by Frank Cagle
When a chief executive comes into office to universal acclaim and is assured on a daily basis that he is doing a terrific job, I guess a certain amount of hubris is to be expected. Next thing you know, travel expenses get out of hand. Then there are elaborate entertainments for the business community to get their support.
But people talk. Even though the staff is either on board or afraid to talk, word gets around. Then some political columnist or talk-show host, or both, starts to raise questions. A weekly newspaper suggests something is rotten.
The usual reaction is for the executive to go to the traditional media and assure them there is no truth to any of these accusationsâ"they are the product of enemies trying to undermine everything right and noble. The media usually buys it.
But the drip, drip, drip usually results in the legislative branch starting to ask questions. An internal audit finds enough to prompt a state Comptroller's audit and the scandal erupts. The mainstream media then puts its considerable resources onto the story and the executive finds that the drip, drip, drip has turned into a fire hose.
The Comptrollers' audit is then turned over to the District Attorney's office for possible prosecution and the executive usually agrees to hit the road.
We are talking, of course, about former University of Tennessee President John Shumaker. Any resemblance to the current situation in Knox County government is a damn shame.
Knox County District Attorney Randy Nichols declined to prosecute Shumaker after he was presented with a Comptroller's audit. If you are the chief executive, like Shumaker, and you make the rules, it's hard to discover instances in which you have broken them. It had never occurred to the legislature to pass, or the UT board of trustees to request, a law to prevent Andy Holt or Ed Boling or Joe Johnson from flying their girlfriends around in a UT plane, renting the Parthenon for a party, or buying a $4,000 barbecue grill.
When the Comptroller's office finishes the audit of Knox County Mayor Mike Ragsdale's office, it will be turned over to Nichols as well. What will he do with it?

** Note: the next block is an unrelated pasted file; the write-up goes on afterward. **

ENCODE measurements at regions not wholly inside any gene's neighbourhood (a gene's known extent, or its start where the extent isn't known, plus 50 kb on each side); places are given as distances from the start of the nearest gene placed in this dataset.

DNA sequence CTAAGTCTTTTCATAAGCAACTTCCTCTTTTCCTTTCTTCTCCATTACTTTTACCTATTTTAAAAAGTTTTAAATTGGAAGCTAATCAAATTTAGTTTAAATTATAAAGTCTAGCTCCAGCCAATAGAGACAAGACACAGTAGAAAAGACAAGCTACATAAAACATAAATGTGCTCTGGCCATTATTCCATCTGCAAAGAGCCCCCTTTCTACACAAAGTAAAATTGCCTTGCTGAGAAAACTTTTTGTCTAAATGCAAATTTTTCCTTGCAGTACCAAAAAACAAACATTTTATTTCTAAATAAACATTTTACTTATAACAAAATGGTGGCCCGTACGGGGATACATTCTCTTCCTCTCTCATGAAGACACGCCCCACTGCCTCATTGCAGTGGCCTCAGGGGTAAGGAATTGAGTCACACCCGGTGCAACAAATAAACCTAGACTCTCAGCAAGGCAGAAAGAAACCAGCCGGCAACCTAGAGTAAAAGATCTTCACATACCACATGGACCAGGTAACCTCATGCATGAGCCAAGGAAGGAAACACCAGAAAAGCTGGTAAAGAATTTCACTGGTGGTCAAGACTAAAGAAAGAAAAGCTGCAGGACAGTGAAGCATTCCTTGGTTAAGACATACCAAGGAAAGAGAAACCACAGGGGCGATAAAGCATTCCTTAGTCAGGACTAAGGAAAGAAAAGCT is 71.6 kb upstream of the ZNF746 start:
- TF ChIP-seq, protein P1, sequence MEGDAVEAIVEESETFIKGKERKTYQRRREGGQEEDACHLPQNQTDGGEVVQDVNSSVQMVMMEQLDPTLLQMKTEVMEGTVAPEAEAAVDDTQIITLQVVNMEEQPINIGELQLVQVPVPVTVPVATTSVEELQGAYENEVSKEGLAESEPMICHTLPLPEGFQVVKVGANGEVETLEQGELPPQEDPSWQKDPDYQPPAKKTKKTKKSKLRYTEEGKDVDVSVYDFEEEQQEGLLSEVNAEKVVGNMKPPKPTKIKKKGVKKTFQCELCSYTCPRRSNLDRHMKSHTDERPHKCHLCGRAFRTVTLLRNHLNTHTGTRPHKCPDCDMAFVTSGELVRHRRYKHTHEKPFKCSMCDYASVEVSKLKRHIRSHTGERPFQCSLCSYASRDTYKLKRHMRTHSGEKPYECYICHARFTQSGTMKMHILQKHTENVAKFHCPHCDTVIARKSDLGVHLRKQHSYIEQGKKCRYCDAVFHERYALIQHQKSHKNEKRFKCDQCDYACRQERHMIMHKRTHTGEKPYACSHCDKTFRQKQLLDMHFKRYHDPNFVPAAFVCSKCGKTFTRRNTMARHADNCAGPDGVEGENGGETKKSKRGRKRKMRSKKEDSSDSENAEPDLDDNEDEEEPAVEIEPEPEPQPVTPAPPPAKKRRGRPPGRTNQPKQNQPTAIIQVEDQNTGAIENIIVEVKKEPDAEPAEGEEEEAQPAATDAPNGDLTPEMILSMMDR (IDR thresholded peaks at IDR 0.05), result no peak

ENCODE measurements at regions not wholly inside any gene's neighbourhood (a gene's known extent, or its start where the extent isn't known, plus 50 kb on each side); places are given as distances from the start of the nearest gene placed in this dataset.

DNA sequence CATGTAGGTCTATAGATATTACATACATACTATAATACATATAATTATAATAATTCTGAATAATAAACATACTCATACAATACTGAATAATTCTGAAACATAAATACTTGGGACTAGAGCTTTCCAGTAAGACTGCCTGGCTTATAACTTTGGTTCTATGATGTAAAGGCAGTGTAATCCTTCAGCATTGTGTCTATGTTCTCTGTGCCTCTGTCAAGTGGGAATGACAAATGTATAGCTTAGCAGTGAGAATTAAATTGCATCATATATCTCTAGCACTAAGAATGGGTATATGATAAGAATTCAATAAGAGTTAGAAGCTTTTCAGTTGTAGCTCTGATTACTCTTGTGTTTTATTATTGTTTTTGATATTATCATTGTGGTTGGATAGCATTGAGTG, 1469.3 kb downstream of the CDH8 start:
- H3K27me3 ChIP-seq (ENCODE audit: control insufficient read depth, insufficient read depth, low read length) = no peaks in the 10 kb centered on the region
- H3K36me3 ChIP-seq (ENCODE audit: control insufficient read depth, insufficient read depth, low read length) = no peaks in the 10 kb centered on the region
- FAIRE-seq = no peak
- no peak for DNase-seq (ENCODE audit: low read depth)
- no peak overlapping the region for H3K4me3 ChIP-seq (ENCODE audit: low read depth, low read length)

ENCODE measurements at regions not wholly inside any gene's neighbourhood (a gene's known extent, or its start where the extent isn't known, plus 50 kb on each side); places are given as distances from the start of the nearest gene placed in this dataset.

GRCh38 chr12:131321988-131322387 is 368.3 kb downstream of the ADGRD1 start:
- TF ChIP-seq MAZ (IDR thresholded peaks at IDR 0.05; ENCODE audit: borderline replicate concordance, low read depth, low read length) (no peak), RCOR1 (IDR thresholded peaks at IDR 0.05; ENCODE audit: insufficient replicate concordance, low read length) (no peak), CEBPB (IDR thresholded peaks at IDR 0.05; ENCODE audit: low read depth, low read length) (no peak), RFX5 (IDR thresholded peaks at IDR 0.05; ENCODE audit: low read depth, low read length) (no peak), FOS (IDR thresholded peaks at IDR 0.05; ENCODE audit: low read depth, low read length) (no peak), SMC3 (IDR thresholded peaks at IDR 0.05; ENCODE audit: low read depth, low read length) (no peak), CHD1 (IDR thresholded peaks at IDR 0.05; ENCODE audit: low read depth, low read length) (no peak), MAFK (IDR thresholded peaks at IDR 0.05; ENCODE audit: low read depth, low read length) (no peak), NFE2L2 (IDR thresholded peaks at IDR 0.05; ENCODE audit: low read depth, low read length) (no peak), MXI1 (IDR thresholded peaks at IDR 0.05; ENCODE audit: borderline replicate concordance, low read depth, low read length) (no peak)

Just about every time Ragsdale has been caught with his hand in the cookie jar, he has said he ran the situation by Nichols who assured him no laws were broken. Nichols has not contradicted these statements. He also declined to take the Sheriff's department report on the Tyler Harber investigation to a grand jury.
Nichols says his office doesn't do investigations, but will examine the audit of Ragsdale once it is complete. He also makes it clear he will recuse himself and leave it to a special prosecutor to decide if any prosecution is warranted.
Policy screw-ups have been apparent, but have any crimes been committed?
From the county charter: â“It shall be unlawful for any member of the Commission, the Mayor, other elected officeholder, or any administrative assistant, executive assistant, head of any division or department of County Government, or any other person employed by the County to vote for, let out, overlook, or in any manner to superintend any work or contract with the County for the sale of any land, materials, supplies, or services to, or by, the County, or to a contractor supplying the County, where such person has a substantial financial interest, direct or indirect. Any person who willfully conceals such a substantial financial interest or willfully violates the requirements of this Section shall be guilty of malfeasance in office or position and shall be subject to ouster from officeââ”
One of the many questions for a prosecutor is whether the contract to have former Ragsdale aide Harber's company do a brochure for the education summit, at a cost of over $9,000, fits the description above.Other questions concern spending taxpayer funds for entertaining and booze.
Next Monday, County Commission will have a workshop on the audit of the mayor's office travel allowances. The Sunshine law trial starts the next day.
Jurors may think the wrong people are on trial.
All content © 2007 Metropulse .
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